Old West End Information Needs
Late last summer, Simon Nyi found himself at a dinner party in Toledo, Ohio’s Old West End neighborhood. Local activists, organizers, and other civic minded folks gathered there to discuss their priorities and vision for the coming year. Nyi, the Project Director for Media and Journalism Programs at Illinois Humanities, mostly listened at the dinner. He and his wife had just moved to town and he wanted to see where his interests and experiences might be useful. “I wanted to get a sense of what work was already being done both in a media sense and in a community organizing sense,” he said.
Toledo Ohio’s Old West End boasts tree lined streets and an impressive collection of Victorian Homes. The neighborhood is just a mile from downtown and is one of the more diverse areas in town. But, there’s a clear divide between the part of the neighborhood that is a historic district and the one that’s not. The historic district is largely white and upper middle class while the areas that fall outside of the district include more low-income and working class communities of color.
There’s a lot of work being done within the boundaries of the historic district around preservation, but Old West End Neighborhood Initiatives (OWENI) focuses its efforts outside that area addressing issues like public safety, community-police relations, and housing conditions. OWENI holds monthly meetings to understand the needs and vision of the neighborhood, and sitting in has helped Nyi to gain a better understanding of the issues most important to his new neighbors.
Another organizing group, United Citizen Power, works in several communities across the country to increase voter turnout and civic participation and they’ve begun a partnership with OWENI. It was at the dinner party last summer that Simon met several organizers from United Citizen Power and, as the partnership with OWENI grew, Nyi saw an opportunity to join the effort.
We’ve been talking with Simon since his move to Toledo about the potential for a Listening Post project. When United Citizen Power and OWENI began planning a community survey to better understand issues most critical to residents, Nyi suggested a hybrid canvasing effort that would include a focus on information needs.
The partnership felt natural for Nyi. He agrees the methodology of engagement journalism is similar to that of community organizing. According to Nyi, “a project that successfully addresses the actual information needs of a community will have a lot of overlap with an organizing campaign. The product probably looks different but whatever comes out should be complementary to what they’re doing.” That said, Nyi has been careful to keep information goals in mind. “I don’t want it to just turn into a community organizing project. There’s a specific value to the information focus for communities and for organizers,” he told us.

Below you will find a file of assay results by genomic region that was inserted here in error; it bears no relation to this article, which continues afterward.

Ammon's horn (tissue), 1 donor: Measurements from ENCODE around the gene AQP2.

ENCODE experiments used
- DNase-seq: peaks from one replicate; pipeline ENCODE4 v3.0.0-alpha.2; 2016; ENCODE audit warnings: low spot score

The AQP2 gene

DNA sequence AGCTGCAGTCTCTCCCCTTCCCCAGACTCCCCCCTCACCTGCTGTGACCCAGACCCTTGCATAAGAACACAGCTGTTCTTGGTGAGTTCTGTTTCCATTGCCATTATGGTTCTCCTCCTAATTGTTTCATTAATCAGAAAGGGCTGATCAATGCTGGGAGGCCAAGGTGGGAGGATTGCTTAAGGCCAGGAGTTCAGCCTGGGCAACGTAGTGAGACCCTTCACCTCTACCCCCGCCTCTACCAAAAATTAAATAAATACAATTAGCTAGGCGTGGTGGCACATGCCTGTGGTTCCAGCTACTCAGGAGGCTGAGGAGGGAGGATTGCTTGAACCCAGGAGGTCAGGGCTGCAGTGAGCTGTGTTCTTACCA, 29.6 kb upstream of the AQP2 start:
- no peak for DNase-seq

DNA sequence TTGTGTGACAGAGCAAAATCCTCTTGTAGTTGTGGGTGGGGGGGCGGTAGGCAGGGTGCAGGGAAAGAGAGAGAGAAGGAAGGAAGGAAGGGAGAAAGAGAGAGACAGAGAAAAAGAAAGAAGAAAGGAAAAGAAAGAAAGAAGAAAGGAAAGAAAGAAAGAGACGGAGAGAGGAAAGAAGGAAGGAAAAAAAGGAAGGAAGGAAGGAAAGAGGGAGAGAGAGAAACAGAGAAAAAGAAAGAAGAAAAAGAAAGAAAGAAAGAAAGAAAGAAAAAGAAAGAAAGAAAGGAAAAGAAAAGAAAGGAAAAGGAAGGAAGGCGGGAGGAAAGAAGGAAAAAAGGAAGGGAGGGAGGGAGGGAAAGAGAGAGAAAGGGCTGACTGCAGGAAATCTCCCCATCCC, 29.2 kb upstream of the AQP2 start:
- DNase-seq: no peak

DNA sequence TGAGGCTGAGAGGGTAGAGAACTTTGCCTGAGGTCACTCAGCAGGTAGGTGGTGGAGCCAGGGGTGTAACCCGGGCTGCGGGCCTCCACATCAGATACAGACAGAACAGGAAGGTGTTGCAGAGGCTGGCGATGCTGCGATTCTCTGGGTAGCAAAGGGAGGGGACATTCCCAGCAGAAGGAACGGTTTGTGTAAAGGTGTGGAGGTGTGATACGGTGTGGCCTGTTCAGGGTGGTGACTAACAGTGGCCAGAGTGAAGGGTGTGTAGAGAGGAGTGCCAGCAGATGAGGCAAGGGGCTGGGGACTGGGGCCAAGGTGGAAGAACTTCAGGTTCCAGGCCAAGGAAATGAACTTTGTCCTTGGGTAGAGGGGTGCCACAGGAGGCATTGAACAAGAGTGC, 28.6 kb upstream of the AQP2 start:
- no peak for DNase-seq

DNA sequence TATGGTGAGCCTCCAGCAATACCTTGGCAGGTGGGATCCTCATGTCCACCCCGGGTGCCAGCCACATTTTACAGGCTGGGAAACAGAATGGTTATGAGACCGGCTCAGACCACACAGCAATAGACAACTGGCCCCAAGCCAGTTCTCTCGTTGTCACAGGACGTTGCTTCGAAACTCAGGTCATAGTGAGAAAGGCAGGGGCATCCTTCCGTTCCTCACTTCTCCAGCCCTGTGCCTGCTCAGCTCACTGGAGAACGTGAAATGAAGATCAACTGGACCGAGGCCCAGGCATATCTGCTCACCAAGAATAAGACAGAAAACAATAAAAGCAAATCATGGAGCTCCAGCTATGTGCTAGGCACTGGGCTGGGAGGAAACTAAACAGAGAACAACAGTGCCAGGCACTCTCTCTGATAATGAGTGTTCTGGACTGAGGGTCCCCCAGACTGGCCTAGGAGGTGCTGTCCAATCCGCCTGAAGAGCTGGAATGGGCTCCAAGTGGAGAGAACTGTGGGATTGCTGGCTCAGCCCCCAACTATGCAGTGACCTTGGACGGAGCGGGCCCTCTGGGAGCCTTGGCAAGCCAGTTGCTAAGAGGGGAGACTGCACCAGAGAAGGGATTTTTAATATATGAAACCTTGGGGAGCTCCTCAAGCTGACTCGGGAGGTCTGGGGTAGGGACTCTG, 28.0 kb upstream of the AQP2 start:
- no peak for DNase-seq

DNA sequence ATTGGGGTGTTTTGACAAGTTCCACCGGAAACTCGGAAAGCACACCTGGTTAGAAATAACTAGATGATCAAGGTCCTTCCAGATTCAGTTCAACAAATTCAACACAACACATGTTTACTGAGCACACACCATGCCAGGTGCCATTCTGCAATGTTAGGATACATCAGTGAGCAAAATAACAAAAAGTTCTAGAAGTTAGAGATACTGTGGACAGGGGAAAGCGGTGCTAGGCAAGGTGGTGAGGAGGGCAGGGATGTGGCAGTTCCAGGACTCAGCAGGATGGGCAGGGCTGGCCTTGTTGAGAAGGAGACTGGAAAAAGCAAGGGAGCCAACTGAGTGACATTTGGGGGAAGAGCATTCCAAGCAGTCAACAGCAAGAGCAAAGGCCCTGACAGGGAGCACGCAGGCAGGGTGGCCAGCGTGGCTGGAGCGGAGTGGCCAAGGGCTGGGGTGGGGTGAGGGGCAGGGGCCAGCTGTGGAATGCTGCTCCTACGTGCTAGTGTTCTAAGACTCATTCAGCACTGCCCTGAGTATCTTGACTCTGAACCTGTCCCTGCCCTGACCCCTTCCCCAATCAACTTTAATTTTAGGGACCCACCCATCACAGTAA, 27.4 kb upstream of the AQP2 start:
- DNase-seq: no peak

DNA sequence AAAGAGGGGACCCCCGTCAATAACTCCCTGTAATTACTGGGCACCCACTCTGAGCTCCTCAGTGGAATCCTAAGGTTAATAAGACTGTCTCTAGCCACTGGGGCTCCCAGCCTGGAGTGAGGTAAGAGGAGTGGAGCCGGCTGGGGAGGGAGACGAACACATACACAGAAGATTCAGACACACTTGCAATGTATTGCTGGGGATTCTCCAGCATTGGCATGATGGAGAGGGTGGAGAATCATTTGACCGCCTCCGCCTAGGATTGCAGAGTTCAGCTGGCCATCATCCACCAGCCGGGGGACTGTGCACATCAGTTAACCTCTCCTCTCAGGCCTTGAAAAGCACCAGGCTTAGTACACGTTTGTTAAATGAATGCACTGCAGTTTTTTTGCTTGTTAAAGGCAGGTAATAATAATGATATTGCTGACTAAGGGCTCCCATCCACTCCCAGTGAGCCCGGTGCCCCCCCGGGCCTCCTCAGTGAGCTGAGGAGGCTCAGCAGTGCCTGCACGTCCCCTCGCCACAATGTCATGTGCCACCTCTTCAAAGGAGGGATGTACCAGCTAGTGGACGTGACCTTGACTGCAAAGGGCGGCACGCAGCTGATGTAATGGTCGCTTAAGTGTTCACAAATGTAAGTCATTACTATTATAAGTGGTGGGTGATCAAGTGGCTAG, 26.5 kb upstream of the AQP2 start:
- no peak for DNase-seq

Nyi understands that the flexibility built into the Listening Post model is critical. There’s no one-size-fits-all outcome to figuring out how to enhance trusted news and information flow in a community, its about putting the time in to ask the community what’s already working and what’s not, and figuring out where to go from those clues.
The ambiguity of what will come from this effort has at times made it difficult for Nyi to pitch this work to potential organizing partners. He’s found that, particularly with grassroots or community organizing groups, making the connection between information access and action is critical. The goal of any engaged journalism project should be “about providing information that is ultimately going to help people take informed civic action in their own lives,” he said.
Nyi’s decision to begin a journalism initiative without predetermined media partners was a measured one. “The best way to understand what the information ecosystem looks like and who community members trust is not to go to the news organizations, it’s to go to the people they’re purporting to serve,” he said. Nyi said that having data and documentation to back up any engaged journalism proposal is particularly important with cash and time strapped media outlets. According to Nyi, “when you’re going to a small market daily that’s having a hard time financially, it’s more compelling to go to them and say ‘hey, here’s what’s going on in my neighborhood. Here are the needs. You are in a position to address them. What are we going to do about it?’”
Gathering this community data is Nyi’s next step. He, along with OWENI and United Citizen Power will canvas the neighborhood in May, going door to door with a survey to determine neighborhood assets, concerns, and needs. They’ll visit churches and other neighborhood hubs as well. In the spirit of keeping the community involved at every step, OWENI hosted a meeting this week at the neighborhood library branch to workshop the survey with community members before taking it door to door this summer.
The Listening Post Collective is a project of Internews. We provide journalists, newsroom leaders, and non-profits tools and advice to create meaningful conversations with their communities. We believe responsible reporting begins with listening. From there, media outlets and community organizations can create news stories that respond to people’s informational needs, reflect their lives, and enable them to make informed decisions.